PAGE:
State(s) of Crisis: Sub-National Government in Nigeria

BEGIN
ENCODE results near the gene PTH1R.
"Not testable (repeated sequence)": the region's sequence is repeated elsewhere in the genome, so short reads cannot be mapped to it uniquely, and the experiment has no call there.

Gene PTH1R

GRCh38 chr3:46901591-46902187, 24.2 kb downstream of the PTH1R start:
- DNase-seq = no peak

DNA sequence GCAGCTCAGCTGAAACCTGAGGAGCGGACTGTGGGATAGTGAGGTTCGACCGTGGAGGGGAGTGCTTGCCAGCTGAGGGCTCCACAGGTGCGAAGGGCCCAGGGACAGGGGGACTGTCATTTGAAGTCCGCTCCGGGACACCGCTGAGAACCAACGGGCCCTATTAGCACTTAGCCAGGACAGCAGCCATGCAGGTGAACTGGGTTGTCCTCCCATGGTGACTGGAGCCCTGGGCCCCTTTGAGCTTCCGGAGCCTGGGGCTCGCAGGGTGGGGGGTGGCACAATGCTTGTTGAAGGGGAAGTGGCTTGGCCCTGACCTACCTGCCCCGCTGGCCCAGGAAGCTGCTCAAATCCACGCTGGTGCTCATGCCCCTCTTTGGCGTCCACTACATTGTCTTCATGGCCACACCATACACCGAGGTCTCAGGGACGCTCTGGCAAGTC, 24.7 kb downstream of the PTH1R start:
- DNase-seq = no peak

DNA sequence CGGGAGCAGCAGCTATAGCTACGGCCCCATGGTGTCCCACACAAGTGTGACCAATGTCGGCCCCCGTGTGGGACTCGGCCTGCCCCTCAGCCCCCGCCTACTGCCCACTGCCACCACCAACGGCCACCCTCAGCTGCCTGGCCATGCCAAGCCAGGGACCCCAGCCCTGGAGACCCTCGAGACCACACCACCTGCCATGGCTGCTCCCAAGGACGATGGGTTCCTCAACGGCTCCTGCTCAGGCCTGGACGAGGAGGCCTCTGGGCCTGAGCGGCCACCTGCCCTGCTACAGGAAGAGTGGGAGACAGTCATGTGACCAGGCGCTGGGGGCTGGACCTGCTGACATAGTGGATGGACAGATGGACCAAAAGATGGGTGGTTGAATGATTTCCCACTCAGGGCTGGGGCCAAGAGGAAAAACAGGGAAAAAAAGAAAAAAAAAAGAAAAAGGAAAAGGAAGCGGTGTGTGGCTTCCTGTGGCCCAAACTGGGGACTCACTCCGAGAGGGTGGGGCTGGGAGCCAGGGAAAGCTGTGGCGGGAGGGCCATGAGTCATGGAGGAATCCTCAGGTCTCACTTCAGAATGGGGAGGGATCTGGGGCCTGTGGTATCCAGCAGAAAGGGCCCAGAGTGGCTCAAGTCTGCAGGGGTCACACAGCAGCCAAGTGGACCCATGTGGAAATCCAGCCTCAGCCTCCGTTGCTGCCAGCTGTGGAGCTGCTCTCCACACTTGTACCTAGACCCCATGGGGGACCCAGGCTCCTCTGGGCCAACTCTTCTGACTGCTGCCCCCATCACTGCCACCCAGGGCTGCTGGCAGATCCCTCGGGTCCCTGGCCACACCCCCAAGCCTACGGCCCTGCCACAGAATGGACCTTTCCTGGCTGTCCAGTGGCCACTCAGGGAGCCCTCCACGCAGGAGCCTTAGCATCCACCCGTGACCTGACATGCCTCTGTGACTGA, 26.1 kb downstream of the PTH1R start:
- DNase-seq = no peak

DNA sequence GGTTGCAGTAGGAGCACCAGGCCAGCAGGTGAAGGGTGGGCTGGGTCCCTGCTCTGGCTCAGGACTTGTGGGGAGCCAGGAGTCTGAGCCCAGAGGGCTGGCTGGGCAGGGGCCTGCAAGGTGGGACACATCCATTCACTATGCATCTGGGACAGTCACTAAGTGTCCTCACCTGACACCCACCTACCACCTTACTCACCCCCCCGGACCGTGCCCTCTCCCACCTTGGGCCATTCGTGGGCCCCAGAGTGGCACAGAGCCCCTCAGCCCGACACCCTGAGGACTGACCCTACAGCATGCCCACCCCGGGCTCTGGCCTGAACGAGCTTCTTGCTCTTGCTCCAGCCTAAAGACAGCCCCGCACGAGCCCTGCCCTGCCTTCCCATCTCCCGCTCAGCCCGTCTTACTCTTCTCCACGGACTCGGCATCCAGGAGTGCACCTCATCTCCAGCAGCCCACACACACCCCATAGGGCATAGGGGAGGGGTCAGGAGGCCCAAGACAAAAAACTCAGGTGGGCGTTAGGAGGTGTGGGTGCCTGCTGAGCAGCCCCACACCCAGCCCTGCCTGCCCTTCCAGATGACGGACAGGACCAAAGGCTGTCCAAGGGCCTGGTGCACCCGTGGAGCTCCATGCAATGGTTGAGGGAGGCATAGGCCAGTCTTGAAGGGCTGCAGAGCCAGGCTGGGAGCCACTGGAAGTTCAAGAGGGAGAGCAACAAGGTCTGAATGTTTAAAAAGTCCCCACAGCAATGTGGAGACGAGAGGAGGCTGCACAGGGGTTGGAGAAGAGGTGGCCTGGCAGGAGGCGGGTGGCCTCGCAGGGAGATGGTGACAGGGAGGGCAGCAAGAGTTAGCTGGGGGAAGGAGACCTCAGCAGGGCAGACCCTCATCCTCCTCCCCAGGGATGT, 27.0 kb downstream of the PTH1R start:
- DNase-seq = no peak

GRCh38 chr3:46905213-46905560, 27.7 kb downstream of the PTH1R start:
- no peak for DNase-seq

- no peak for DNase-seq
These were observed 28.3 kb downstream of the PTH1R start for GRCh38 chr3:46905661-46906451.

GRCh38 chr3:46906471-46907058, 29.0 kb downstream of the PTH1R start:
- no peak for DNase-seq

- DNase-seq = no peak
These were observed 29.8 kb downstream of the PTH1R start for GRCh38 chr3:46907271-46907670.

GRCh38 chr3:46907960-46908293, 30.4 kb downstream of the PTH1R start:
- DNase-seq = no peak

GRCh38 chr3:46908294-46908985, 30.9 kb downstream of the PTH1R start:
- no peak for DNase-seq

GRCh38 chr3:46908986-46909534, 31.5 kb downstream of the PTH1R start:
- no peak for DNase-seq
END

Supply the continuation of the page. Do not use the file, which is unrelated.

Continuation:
Nigeria generates about 20% of the total GDP on the African continent. Therefore, this country has the largest economy in Africa. With the presidential election in March 2015, the incumbent peacefully conceded defeat and transferred power to an opposition party for the first time since the end of military rule in 1999. It transfers a far greater proportion of resources to sub-national government than any other country. Yet standards of governance remain extremely low, public services are among the worst in Africa and economic growth has exacerbated inequality rather than creating jobs. According to the National Bureau of Statistics, two out of three Nigerians live in poverty. The federal system of governance in Nigeria is failing to provide the basic welfare for all citizens that the 1999 Constitution prescribes. With the first anniversary of the election victory of President Muhammadu Buhari, this Briefing Note examines the origins and purpose of the federation, state governments’ financial management and responsibilities, governors’ arbitrary power, and the need to increase internally generated state revenue. It suggests practicable reforms that could help change state governments from elected autocracies to agents of social and economic development.